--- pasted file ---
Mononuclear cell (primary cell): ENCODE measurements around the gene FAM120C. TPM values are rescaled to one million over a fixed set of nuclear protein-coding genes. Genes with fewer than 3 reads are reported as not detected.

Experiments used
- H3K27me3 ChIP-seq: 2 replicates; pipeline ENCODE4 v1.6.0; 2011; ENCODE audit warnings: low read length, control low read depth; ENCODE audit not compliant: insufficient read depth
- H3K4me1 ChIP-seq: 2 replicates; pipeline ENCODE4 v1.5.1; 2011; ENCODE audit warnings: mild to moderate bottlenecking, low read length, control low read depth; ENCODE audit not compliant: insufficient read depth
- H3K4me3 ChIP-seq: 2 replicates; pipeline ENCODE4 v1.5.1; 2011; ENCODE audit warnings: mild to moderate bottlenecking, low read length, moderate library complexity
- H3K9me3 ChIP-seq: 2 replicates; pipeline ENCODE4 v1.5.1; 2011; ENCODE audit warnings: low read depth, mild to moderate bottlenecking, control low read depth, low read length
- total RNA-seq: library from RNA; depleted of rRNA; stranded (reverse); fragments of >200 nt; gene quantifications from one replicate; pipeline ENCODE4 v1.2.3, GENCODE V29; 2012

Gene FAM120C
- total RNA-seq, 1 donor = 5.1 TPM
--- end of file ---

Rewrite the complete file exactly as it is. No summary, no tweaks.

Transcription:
Mononuclear cell (primary cell): ENCODE measurements around the gene FAM120C. TPM values are rescaled to one million over a fixed set of nuclear protein-coding genes. Genes with fewer than 3 reads are reported as not detected.

Experiments used
- H3K27me3 ChIP-seq: 2 replicates; pipeline ENCODE4 v1.6.0; 2011; ENCODE audit warnings: low read length, control low read depth; ENCODE audit not compliant: insufficient read depth
- H3K4me1 ChIP-seq: 2 replicates; pipeline ENCODE4 v1.5.1; 2011; ENCODE audit warnings: mild to moderate bottlenecking, low read length, control low read depth; ENCODE audit not compliant: insufficient read depth
- H3K4me3 ChIP-seq: 2 replicates; pipeline ENCODE4 v1.5.1; 2011; ENCODE audit warnings: mild to moderate bottlenecking, low read length, moderate library complexity
- H3K9me3 ChIP-seq: 2 replicates; pipeline ENCODE4 v1.5.1; 2011; ENCODE audit warnings: low read depth, mild to moderate bottlenecking, control low read depth, low read length
- total RNA-seq: library from RNA; depleted of rRNA; stranded (reverse); fragments of >200 nt; gene quantifications from one replicate; pipeline ENCODE4 v1.2.3, GENCODE V29; 2012

Gene FAM120C
- total RNA-seq, 1 donor = 5.1 TPM